Writer: Joshua Andino
2 min read July 2021 — The Miami tech sector is growing and so are the job opportunities as companies continue to relocate and startups establish themselves in the Magic City.
A CompTIA analysis of Burning Glass Technologies Labor Insights data shows a 29% increase in tech job postings in the tri-county area with 14,084 total posts as of June 2021 for tech and innovation related positions. This is in comparison to the 10,945 total tech job postings seen at the end of 1Q21, reports the BizJournal.
The postings demonstrate that while dozens of tech startups and venture capital firms made the pilgrimage to the new and growing tech-Mecca, they’re not just opening offices and importing labor. Rather, these businesses are recruiting locally and creating new jobs in the process. Many relocated due to the region’s low taxes and the business-friendly environment fostered by local and state players.
“Our local mayor and our local county mayor are both incredible. I think the mayor’s invitation to the tech world has been second to none. I believe Miami is on fire because of great governance both at the state and city levels,” Russell Galbut, co-founder and managing principal of real-estate development company Crescent Heights, told Invest:.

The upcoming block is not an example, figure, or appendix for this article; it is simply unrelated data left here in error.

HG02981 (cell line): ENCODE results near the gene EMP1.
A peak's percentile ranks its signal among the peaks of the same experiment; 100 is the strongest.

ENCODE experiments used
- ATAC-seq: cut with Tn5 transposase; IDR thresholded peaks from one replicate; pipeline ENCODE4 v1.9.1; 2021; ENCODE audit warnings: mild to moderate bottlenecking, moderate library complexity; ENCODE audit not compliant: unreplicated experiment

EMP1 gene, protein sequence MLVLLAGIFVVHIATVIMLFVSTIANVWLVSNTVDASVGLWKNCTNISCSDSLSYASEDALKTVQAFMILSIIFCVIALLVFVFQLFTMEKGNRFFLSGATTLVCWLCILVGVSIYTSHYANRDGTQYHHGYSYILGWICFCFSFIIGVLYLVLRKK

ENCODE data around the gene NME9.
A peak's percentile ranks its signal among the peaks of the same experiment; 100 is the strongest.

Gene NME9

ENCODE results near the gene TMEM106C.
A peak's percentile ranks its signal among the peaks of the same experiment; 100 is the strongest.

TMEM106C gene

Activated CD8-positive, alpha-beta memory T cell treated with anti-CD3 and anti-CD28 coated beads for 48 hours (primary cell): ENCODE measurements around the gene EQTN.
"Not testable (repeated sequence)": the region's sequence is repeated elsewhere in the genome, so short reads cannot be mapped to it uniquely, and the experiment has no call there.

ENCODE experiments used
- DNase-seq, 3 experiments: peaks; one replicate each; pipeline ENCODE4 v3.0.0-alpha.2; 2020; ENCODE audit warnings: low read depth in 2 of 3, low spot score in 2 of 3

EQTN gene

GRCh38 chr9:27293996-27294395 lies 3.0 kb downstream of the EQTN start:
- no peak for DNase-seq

And while these jobs and companies are coming to Miami, some have raised questions as to where the talent might come from, considering the tech sector is a more recent development for a county that has long relied on its tourism and hospitality industries. The answer is relying on both homegrown and recruited labor.
A CBRE reportopens PDF file published in May 2020 notes that South Florida tech grads are the most diverse in the nation for underrepresented groups, with 68.1% of the area’s 2,770 graduating class of 2019 coming from Hispanic, Black, and Asian graduates.
Miami is also taking steps to find and bring in new talent, specifically software engineers, with the launch of Miami Hack week on Aug. 1st. The ultimate goal of this event will be to lure upwards of 5,000 engineers to the city. Co-organizer and South Florida native Dave Fontenot, founder of MHacks, spoke to the Miami Herald on how finding qualified talent is a problem even for developed tech markets in other cities. However the opportunity is there to capitalize on the city’s current momentum as an alternative to the traditional tech centers of the world.
The developments between the surging job postings, company relocations and startup foundings, as well as community efforts to capitalize on the current spotlight Miami wields, make a compelling case for the city and its evolution from sunny playground and vacation spot to an established business and tech capital. “It’s a movement, not a moment,” said Mayor Francis Suarez on Miami’s transformation to a tech hub.